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Today In Awesome Science News: A Texas Biotech Company Is Looking To Reincarnate the Extinct Tasmanian Tiger

WHOA. The first thing I thought when seeing this is "Why would a startup spend money trying to bring back an extinct dangerous creature? How is that going to make them money?" But then I read their whole pitch and it's pretty interesting.

But first...What is the Tasmanian Tiger?

From Colossal:

There isn’t much room for debate when it comes to identifying the main cause of the thylacine’s extinction. The thylacine was wiped from existence by very determined efforts of European settlers to hunt and eradicate it. This was due to the thylacine’s nature as a carnivore, often feeding on livestock, and ultimately leading to its categorization as a pest animal.

So much so that in 1830, the Van Diemens Land Co. introduced a bounty on the thylacine. Several decades later in 1888, the Tasmanian Parliament placed an official bounty of 1 pound on thylacines, according to the Tasmania Parks and Wildlife Service.

The Thylacine, or Tasmanian Tiger, is a large carnivorous marsupial that officially went extinct in 1936. As the only member of the family Thylacinidae to survive into modern times, the sharply-clawed thylacine possessed a lean and athletic appearance with sandy yellowish-brown to gray fur and 15-20 distinct dark stripes across the back from shoulders to tail. Its canid-like skull and large jaws held 46 sharp teeth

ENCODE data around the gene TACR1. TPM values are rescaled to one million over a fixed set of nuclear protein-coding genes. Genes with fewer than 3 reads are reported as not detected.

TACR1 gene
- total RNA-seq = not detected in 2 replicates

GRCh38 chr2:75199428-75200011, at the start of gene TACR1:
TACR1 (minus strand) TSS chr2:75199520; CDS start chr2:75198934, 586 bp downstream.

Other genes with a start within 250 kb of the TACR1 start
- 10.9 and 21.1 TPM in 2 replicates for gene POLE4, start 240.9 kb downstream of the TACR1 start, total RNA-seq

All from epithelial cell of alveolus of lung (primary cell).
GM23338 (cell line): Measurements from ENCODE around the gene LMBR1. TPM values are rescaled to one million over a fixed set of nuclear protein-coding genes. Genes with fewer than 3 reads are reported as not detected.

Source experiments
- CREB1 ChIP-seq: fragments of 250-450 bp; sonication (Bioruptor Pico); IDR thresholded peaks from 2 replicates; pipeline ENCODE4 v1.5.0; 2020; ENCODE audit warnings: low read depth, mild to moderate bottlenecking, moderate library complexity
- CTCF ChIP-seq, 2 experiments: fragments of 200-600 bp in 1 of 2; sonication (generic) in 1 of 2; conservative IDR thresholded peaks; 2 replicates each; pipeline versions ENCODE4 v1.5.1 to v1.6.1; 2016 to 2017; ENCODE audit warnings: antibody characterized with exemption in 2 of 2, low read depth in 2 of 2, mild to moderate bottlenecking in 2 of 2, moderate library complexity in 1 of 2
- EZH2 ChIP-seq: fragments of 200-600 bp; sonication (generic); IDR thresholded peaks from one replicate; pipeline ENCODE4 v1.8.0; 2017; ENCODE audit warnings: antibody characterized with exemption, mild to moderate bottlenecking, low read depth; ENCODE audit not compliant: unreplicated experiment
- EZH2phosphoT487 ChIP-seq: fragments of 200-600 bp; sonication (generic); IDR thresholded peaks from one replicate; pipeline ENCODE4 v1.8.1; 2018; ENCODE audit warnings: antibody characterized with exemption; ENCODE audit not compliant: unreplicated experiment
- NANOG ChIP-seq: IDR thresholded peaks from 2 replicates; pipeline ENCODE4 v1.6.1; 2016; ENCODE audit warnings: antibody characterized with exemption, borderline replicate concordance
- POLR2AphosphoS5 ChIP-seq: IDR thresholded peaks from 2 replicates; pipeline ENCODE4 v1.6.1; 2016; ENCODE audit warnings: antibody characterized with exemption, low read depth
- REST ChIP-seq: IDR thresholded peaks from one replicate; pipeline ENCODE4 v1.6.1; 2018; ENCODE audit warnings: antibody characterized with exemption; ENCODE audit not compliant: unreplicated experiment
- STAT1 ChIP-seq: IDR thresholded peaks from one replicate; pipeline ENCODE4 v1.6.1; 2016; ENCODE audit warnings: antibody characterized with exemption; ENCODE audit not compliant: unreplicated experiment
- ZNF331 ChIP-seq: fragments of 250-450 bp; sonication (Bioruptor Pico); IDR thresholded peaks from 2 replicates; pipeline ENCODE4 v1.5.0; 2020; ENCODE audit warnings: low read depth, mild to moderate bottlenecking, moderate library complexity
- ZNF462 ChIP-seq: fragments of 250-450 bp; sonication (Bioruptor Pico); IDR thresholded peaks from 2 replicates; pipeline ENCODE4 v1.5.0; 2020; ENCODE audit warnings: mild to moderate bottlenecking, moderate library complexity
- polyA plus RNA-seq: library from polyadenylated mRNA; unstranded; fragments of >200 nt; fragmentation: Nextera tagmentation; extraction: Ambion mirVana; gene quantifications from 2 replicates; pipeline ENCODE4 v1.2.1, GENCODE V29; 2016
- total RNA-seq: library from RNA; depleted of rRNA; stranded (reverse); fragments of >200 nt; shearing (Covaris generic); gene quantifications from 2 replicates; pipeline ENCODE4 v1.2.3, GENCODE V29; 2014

The reason they are bringing it back is due to trophic downgrading, the decline of all wildlife and fauna due to missing pieces in the ecosystem. 

Definition: The causal degradation that occurs when apex predators are removed from an ecosystem; leading to a cascading effect down the food chain with ecological consequences on lower trophic level groups and systems.

Until recently, large apex consumers were ubiquitous across the globe and had been for millions of years. The loss of these animals may be humankind’s most destructive influence on nature. Research reveals extensive cascading effects of their disappearance in marine, terrestrial, and freshwater ecosystems worldwide.

To do it they are going to do a ton of crazy science to revive it again. 

The aim is to curtail wildfires caused by trophic degradation and hopefully prevent a lot of the damage global warming is causing while also bringing back what is objectively an awesome looking animal. Seems pretty interesting and probably more promising than the Wooly Mammoth revival plan that seems to pop up every so often before flaming out.